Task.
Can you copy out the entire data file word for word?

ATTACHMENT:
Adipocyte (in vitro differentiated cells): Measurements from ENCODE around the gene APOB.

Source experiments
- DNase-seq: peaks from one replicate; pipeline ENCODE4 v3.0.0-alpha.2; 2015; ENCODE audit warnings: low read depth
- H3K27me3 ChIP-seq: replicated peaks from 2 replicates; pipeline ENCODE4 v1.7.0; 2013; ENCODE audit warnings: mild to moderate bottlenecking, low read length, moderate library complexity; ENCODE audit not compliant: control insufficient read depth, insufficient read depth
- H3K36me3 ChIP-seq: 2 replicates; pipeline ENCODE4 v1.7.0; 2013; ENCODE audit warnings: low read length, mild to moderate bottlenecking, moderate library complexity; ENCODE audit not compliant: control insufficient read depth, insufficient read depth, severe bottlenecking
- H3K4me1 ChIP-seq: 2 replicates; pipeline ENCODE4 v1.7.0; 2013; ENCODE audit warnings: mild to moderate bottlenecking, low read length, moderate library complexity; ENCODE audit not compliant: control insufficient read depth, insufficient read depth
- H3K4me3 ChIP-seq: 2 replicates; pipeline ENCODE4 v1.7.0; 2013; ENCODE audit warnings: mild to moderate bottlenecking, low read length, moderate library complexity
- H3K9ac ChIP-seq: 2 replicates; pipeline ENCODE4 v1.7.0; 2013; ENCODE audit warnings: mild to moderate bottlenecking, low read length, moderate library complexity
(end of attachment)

Adipocyte (in vitro differentiated cells): Measurements from ENCODE around the gene APOB.

Source experiments
- DNase-seq: peaks from one replicate; pipeline ENCODE4 v3.0.0-alpha.2; 2015; ENCODE audit warnings: low read depth
- H3K27me3 ChIP-seq: replicated peaks from 2 replicates; pipeline ENCODE4 v1.7.0; 2013; ENCODE audit warnings: mild to moderate bottlenecking, low read length, moderate library complexity; ENCODE audit not compliant: control insufficient read depth, insufficient read depth
- H3K36me3 ChIP-seq: 2 replicates; pipeline ENCODE4 v1.7.0; 2013; ENCODE audit warnings: low read length, mild to moderate bottlenecking, moderate library complexity; ENCODE audit not compliant: control insufficient read depth, insufficient read depth, severe bottlenecking
- H3K4me1 ChIP-seq: 2 replicates; pipeline ENCODE4 v1.7.0; 2013; ENCODE audit warnings: mild to moderate bottlenecking, low read length, moderate library complexity; ENCODE audit not compliant: control insufficient read depth, insufficient read depth
- H3K4me3 ChIP-seq: 2 replicates; pipeline ENCODE4 v1.7.0; 2013; ENCODE audit warnings: mild to moderate bottlenecking, low read length, moderate library complexity
- H3K9ac ChIP-seq: 2 replicates; pipeline ENCODE4 v1.7.0; 2013; ENCODE audit warnings: mild to moderate bottlenecking, low read length, moderate library complexity